Obsessive compulsive disorder (OCD) is a condition that involves
obsessive thoughts and compulsive behaviours. It can affect anybody and can develop at any age, however it usually occurs
during early adulthood.
of OCD are intrusive by nature and impact on everyday life. Getting help early is key and there are several treatment options
available to get symtoms under control. On this page we will explore obsessions and compulsions in more depth and look into
the various treatment options. We'll also discuss how hypnotherapy can provide further support during treatment.
Understanding obsessive compulsive disorder
Before we look into getting support for OCD, let's take a closer look at
the condition itself and how it affects people. While the disorder can affect people in different ways, it generally causes
the following behaviours:
This is when an unwanted thought or urge enters the mind repeately. Usually
this thought is distressing, for example "if I don't check the light switch X amount of times, my house will catch fire".
Understandably, such an intrusive and distressing thought leads to feelings
of stress and anxiety.
there will then be an urge, or compulsion, to carry out an action. This may be physical (like hand washing) or mental (like
Carrying out this action will temporarily quell the feelings of stress and anxiety. However, obsessional
thoughts and anxiety soon return and the cycle begins again.
As obsessive compulsive disorder is an anxiety disorder, tackling anxiety is key. This is an area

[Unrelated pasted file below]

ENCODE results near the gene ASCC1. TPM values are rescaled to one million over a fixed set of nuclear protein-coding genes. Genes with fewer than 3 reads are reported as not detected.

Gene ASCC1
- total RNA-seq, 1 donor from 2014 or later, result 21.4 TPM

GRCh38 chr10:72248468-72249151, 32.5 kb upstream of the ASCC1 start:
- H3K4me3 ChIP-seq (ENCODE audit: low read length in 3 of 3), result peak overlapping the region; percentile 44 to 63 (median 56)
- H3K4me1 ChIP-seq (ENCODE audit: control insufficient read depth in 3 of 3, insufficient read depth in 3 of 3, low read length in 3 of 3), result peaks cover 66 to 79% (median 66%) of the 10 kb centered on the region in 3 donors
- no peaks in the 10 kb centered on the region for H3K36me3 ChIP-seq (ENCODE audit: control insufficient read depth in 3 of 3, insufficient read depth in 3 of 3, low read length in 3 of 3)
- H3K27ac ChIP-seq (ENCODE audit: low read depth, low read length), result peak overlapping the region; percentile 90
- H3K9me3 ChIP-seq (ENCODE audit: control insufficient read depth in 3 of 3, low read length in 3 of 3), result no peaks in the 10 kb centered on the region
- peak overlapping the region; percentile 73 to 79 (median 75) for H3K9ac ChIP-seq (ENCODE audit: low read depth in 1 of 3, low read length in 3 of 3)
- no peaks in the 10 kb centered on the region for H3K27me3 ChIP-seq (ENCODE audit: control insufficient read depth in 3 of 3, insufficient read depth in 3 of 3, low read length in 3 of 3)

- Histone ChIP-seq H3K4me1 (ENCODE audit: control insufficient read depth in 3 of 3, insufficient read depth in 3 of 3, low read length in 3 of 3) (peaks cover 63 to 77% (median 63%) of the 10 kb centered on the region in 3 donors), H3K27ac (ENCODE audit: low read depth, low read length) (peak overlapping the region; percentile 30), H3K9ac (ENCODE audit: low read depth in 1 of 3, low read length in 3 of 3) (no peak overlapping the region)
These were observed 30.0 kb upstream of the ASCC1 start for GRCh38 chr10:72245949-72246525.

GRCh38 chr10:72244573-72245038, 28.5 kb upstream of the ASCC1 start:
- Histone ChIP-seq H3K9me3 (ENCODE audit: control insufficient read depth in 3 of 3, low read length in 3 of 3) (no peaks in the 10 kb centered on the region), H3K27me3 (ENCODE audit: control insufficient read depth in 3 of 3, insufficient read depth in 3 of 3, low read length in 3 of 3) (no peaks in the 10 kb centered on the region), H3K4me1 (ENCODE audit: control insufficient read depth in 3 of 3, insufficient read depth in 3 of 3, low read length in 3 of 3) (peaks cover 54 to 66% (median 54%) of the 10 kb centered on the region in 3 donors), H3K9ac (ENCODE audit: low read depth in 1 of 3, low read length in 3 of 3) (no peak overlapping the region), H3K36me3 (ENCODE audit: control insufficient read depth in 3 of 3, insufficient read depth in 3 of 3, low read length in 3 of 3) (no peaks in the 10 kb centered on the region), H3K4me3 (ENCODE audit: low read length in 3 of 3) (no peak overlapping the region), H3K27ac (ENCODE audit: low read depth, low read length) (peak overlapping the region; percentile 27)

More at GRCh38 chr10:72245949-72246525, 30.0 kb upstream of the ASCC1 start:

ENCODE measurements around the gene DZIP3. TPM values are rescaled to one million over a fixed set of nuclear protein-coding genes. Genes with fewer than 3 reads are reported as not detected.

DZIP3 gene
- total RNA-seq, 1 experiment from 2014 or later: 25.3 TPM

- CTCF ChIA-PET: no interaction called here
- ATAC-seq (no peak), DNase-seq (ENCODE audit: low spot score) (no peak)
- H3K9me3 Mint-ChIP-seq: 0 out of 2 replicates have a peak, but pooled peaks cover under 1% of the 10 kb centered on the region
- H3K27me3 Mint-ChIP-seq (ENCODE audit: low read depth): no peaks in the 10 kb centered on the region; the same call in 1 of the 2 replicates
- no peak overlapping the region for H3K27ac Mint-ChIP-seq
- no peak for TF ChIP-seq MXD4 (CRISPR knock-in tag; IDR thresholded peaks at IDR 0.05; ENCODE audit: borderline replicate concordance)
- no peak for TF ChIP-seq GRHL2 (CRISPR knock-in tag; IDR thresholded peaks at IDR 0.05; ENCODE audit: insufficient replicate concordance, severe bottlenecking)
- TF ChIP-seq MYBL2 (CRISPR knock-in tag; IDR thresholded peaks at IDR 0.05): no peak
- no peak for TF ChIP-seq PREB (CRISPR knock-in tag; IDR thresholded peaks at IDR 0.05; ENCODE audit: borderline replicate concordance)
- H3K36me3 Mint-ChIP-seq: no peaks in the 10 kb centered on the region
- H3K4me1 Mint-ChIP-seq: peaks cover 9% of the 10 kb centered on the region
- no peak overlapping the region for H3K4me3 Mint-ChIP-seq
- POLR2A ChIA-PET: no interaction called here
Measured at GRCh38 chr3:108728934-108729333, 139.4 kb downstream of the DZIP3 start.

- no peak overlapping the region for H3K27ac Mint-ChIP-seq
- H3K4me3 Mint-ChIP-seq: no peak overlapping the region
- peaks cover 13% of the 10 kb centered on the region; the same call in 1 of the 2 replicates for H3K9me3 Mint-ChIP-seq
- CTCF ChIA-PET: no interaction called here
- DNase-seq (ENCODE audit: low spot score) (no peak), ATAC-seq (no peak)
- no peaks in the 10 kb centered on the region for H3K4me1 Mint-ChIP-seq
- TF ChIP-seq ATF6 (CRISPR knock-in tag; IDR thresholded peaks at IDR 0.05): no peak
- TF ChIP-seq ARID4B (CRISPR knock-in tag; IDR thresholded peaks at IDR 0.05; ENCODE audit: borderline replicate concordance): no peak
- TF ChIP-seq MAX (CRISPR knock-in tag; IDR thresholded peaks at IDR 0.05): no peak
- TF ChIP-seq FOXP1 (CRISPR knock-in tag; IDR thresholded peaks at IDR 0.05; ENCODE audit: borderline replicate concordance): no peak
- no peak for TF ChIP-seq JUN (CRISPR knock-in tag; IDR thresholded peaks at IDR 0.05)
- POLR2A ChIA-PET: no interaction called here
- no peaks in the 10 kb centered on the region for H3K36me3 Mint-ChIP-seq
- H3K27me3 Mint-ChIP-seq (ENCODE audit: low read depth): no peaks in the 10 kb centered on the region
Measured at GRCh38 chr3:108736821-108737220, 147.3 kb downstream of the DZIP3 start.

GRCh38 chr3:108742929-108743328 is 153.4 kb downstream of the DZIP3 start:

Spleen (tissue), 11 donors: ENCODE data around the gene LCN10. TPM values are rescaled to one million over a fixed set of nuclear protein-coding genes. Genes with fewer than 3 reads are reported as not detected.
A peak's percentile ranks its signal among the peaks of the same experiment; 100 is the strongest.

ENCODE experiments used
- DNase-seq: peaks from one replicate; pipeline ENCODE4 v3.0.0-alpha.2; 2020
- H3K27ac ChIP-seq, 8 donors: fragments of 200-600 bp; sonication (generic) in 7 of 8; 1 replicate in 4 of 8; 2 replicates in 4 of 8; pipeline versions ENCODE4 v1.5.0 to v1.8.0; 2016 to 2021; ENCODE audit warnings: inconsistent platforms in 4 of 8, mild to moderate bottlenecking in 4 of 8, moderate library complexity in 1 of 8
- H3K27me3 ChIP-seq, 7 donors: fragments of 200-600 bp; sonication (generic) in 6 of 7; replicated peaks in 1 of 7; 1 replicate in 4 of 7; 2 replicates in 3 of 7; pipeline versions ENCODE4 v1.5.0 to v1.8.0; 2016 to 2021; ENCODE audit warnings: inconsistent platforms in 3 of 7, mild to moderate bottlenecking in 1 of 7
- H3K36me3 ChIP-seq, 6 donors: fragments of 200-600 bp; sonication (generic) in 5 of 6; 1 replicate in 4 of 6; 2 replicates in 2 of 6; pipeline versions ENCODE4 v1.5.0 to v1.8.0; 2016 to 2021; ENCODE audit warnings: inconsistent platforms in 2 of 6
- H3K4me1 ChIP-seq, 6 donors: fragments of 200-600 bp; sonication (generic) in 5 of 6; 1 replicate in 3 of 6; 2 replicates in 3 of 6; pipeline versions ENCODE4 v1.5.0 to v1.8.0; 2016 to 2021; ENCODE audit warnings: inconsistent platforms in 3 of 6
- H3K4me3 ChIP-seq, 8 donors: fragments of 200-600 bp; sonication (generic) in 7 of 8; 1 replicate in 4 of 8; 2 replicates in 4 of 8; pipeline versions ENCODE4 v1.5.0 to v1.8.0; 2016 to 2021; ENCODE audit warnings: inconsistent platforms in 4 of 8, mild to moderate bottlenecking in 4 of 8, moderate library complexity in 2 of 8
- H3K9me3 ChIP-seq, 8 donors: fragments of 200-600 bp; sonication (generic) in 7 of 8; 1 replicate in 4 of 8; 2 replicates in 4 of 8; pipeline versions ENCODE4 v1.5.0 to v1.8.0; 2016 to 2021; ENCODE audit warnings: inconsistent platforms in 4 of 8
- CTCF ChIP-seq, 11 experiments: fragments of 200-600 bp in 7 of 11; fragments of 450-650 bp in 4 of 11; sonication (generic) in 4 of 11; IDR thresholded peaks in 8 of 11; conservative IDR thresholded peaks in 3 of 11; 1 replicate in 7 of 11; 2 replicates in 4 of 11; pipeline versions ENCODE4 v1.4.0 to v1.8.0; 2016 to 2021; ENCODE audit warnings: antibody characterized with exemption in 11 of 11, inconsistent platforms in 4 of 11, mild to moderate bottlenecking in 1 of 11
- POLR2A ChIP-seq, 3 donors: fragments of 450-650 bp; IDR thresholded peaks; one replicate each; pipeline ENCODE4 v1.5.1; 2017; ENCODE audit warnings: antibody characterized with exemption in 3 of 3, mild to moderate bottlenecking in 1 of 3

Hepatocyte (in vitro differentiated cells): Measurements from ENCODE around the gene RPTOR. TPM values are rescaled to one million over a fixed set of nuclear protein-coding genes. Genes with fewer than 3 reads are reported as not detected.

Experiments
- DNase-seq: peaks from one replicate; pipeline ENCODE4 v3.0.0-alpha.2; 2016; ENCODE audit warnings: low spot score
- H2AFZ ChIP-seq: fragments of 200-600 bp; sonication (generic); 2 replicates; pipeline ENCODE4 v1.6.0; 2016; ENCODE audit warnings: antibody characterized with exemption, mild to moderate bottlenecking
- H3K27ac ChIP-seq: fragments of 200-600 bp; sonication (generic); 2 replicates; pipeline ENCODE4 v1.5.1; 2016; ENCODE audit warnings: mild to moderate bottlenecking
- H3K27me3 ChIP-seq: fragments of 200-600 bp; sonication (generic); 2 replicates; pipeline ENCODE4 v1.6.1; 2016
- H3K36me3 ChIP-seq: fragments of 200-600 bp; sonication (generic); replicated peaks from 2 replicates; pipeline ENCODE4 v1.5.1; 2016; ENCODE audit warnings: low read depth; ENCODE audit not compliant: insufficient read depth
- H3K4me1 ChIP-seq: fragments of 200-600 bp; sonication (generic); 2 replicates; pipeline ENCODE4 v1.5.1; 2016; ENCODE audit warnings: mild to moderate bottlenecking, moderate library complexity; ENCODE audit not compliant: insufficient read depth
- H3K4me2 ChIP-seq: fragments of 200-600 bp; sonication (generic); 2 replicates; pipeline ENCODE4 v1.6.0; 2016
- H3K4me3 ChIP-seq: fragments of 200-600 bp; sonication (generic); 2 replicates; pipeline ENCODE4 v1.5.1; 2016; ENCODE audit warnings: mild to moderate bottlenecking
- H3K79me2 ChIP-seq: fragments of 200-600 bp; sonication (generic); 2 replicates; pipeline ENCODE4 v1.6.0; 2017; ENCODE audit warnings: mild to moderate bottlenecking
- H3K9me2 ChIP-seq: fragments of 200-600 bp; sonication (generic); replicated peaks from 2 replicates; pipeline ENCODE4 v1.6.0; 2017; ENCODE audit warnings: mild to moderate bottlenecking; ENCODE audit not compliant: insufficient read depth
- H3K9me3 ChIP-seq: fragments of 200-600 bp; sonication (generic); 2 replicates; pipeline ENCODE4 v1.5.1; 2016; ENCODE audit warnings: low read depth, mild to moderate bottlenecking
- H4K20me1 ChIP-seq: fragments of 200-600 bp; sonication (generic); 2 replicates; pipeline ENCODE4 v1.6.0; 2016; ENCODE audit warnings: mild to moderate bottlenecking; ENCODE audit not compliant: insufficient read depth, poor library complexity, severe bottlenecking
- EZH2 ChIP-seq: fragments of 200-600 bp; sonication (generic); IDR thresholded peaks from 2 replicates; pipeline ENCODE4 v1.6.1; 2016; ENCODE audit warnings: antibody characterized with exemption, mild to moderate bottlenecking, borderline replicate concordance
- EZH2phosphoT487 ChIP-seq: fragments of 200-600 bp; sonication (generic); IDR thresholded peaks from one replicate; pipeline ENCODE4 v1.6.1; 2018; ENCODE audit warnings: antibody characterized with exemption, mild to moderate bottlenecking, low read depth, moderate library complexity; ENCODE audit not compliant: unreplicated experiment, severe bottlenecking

I can support you in. Hypnotherapy encourages relaxation and speaks to you on a subconscious level to change thought patterns.
Obsessions and compulsions
Many of us experience intrusive thoughts from time to time. When these thoughts
become persistent and dominate your thinking, it can become an "obsession".
Those with OCD tend to have upsetting obsessions such as:
- fear of hurting themselves or others (deliberate or accidental)
- fear of being "contaminated" by germs/bacteria
- a desire for symmetry
The thoughts may be violent can be very stressful forthe person affected.
Compulsions to carry out a certain behaviour is the mind's way trying to prevent this anxiety
(even if logically the behaviour and the thought aren't linked). The behaviours will differ from person to person but may
- checking (i.e.checking doors are locked, taps are off)
Even though the person with OCD will likely be aware that the behaviours
are irrational, the urge to carry it out overwhelms them. As it offers temporary relief from the anxiety they're feeling,
doing it "just in case" or to rid themselves of said anxiety can become the norm.
As the condition worsens, it becomes all consuming and some people struggle
to carry out daily tasks or even leave the house.